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July 27, 2017

Church of Saint Panteleimon at Acharnanon in Athens: The Fascinating History Behind One of the Largest Orthodox Churches in the World

The Church of Saint Panteleimon at Acharnanon is a Greek Orthodox basilica in the center of Athens on Acharnon Avenue. It is the largest church in Athens, the third largest in Greece, and the eighth largest Orthodox church in the world, with a capacity of 10,000 people. The dome is only two meters smaller than the dome of Hagia Sophia in Istanbul, occupying an area of 1600 m. The thickness of the masonry of the temple reaches two meters.

The church was built over the location of a former smaller church dedicated also to Saint Panteleimon, and contains a relic of the Saint. The foundations of the church were laid on 12 September 1910 by King George I of Greece and it was consecrated on 22 June 1930 by Archbishop Chrysostomos I Papadopoulos. Building began in 1939 and was completed in 1980. The church's interior iconography was created by the painter Iannis Karoussos who began in 1984. Today it is one of the most active parishes in Athens.
Historical Background
During the liberation from the Turks in the early 19th century, the Phanariot investor, doctor, politician, diplomat and one of the first prefects of the Greek state Konstantinos Zographos (1796-1856), among the parcels of land he took care to buy, taking advantage of the circumstances, was also the area we now call the neighborhood of Agios Panteleimona.
Then the land became the property of Demetrios Bernardakis (1833-1907), a native of Crete, who was a versatile and still young scholar and writer and later university professor. The latter had rented his garden with a small farmhouse to Anastasios Eulampios.
A woman with a dramatic history was to connect her presence with this region and become the reason for the construction of Saint Panteleimon. A a young age, Nezo (Anna) Petsotou had married Pantelis Dousas from Spetses, where they lived. According to the official version, the couple had a boy in 1836 and a few years later (1842) they moved to Crete. There Nezo divorced her husband and married an Ottoman. However, 1848 was the beginning of her adventures, after the only child she had with her first husband, who also bore the name Pantelis, passed away at the age of just 12. Then "either due to a sick imagination, or for the sake of charlatanism and extortion" she dug up the bones of her child "alleging they were sanctified and miraculous", as the official church documents state.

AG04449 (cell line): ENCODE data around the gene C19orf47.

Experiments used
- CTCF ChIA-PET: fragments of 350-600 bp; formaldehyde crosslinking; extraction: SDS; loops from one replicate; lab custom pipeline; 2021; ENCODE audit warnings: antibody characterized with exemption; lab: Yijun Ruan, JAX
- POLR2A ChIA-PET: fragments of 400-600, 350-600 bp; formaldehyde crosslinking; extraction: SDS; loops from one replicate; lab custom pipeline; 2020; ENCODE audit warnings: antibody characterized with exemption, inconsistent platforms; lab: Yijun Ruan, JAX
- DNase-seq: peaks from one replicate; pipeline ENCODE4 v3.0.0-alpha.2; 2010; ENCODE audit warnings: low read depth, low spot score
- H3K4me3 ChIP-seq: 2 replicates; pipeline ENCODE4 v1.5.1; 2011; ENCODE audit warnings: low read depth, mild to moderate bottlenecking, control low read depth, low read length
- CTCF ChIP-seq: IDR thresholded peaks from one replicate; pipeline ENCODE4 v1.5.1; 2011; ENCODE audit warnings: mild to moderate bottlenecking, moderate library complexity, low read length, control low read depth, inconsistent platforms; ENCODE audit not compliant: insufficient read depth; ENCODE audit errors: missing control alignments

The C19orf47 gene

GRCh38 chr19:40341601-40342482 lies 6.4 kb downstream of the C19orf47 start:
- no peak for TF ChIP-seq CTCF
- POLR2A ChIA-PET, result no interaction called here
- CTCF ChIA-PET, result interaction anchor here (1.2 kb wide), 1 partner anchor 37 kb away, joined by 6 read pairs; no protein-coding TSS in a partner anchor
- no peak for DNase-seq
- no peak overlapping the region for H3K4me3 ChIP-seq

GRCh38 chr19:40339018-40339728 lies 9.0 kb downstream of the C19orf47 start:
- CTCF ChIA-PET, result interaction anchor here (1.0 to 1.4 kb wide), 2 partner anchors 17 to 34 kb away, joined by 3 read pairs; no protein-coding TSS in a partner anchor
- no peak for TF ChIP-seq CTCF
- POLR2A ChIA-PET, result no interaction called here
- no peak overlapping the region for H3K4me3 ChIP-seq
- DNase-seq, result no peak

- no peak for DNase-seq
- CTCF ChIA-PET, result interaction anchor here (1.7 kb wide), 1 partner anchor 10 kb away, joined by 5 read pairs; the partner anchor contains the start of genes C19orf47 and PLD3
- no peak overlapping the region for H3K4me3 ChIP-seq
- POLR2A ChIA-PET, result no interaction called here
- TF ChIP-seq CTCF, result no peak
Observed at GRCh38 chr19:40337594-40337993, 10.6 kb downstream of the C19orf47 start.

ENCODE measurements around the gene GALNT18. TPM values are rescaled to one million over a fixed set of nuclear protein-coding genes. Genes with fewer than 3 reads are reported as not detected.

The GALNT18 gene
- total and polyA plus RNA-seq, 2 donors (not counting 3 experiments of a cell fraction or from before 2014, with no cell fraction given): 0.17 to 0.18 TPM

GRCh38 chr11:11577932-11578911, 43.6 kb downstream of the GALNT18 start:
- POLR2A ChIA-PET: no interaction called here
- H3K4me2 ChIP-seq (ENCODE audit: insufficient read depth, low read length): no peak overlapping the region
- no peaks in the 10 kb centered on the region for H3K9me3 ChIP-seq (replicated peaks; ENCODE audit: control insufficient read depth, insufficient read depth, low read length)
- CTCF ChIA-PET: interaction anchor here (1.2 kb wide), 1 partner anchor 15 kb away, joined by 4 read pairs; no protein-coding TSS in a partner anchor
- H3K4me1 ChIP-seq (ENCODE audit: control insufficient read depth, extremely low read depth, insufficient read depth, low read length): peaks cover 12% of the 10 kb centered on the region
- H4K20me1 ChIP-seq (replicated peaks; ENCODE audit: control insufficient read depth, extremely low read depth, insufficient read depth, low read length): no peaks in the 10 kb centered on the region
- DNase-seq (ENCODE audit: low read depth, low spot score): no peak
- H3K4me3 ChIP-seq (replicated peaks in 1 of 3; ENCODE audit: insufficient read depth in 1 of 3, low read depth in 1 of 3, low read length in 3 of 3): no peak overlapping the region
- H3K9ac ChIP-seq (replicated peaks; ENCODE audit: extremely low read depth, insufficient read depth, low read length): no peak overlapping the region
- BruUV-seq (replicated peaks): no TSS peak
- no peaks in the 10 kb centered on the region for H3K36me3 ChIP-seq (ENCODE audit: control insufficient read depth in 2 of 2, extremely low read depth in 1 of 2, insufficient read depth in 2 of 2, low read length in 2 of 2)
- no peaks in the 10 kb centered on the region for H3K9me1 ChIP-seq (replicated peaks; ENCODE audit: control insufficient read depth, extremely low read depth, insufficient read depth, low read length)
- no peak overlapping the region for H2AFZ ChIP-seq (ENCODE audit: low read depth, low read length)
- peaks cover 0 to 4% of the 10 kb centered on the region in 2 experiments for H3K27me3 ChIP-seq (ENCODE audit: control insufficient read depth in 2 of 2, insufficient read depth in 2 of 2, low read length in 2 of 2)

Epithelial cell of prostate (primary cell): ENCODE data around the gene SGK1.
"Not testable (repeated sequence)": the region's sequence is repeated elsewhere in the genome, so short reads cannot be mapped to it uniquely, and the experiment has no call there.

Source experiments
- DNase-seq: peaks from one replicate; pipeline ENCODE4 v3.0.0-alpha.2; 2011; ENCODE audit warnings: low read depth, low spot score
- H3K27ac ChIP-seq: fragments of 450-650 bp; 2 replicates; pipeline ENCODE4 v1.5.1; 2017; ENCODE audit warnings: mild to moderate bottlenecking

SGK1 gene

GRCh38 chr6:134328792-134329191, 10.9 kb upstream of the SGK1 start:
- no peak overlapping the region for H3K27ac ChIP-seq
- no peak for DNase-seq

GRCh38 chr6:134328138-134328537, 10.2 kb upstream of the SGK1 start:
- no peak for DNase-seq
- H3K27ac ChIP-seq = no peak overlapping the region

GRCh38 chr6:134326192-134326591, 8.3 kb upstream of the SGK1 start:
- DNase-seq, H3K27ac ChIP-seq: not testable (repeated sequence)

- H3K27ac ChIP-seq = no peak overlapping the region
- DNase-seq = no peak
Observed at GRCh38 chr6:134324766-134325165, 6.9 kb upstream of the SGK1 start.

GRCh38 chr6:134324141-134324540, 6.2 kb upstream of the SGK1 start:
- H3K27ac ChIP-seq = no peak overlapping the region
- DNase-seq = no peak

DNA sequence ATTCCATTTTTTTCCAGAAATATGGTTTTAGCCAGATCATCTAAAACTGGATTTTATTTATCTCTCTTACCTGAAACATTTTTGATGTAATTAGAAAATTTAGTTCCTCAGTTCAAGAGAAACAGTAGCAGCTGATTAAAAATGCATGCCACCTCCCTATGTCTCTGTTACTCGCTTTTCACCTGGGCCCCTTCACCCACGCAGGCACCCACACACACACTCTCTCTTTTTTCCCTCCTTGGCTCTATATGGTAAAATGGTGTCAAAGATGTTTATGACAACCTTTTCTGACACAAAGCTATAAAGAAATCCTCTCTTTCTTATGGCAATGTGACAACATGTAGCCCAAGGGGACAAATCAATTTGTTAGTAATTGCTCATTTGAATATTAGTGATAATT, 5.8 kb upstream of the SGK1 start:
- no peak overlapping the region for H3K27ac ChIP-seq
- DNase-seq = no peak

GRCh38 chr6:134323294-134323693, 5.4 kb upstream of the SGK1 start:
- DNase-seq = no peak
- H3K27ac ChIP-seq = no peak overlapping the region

In 1849, after wearing religious clothes and changing her name to Eupraxia, she passed through Syros and Spetses to finally arrive in Athens, holding the box with the bones. After actions by the Church, gendarmes removed the box, considering that it scandalized the faithful. In order to avoid further scandal, it was ordered that she be confined as a nun in the women's Monastery of Pepelenitsa in Aegialeia.  
But Nezo, now nun Eupraxia, did not abandon her thoughts in order to spend a quiet life in the monastery, instead she continued her former activity. She was found in one of the cells still owned by Saint George in Karytsis, causing an uproar with her presence. A court order was even issued to give her the bones, but they were not returned to her.  

The Foundation of the Temple 
However, the reactions were increasing and many complaints were published. It was then that the tenant Anastasios Eulampios took pity on her by establishing a "chapel in the name of Saint Panteleimon" in the garden, as Philemon wrote. He notes that "he gathered Nezon in this, where she performed her various and varied ascetic works."
We are informed of the exact time by a document dated January 1855, which states that there had "been built a short while ago, without the permission of the Holy Synod and the political authority, a chapel in the name of Saint Panteleimon." But it wasn't long before there was a rift between Eulampios and Nezo, for reasons we don't know.  
But we know that he expelled her from the garden and the chapel and, if we believe the press of the time, the expulsion was violent and accompanied by caning! A little later, Eulampios and his wife suffered much from a large group of robbers. The press of the time connected the two events, namely the expulsion of the nun and the robbery. However, this connection has not been established. Besides, researchers also directly connect it with the activities of the famous bandit Christos Davelis, whose life has also not seriously concerned the researchers.
In any case, Nezo, after being expelled from Agios Panteleimona, continued her activity for many years until about ten years later (1865), managing to publish the "Service of Praise to the Holy Neomartyr Panteleimon," which was composed by the monk Iakovos of New Skete! The reaction of the Church was immediate and particularly severe. By decision of the Holy Synod, which took the form of an encyclical, the pamphlet was repudiated, the government was asked to confiscate it and pursue the publisher, now directly speaking of a false canonization. However, the temple remained, which was located where the roads of Acharnon and Agorakritou meet today and was surrounded by vineyards and vegetable gardens. 

For a panoramic view of the interior of the church, see here.

The building of the church

Iannis Karoussos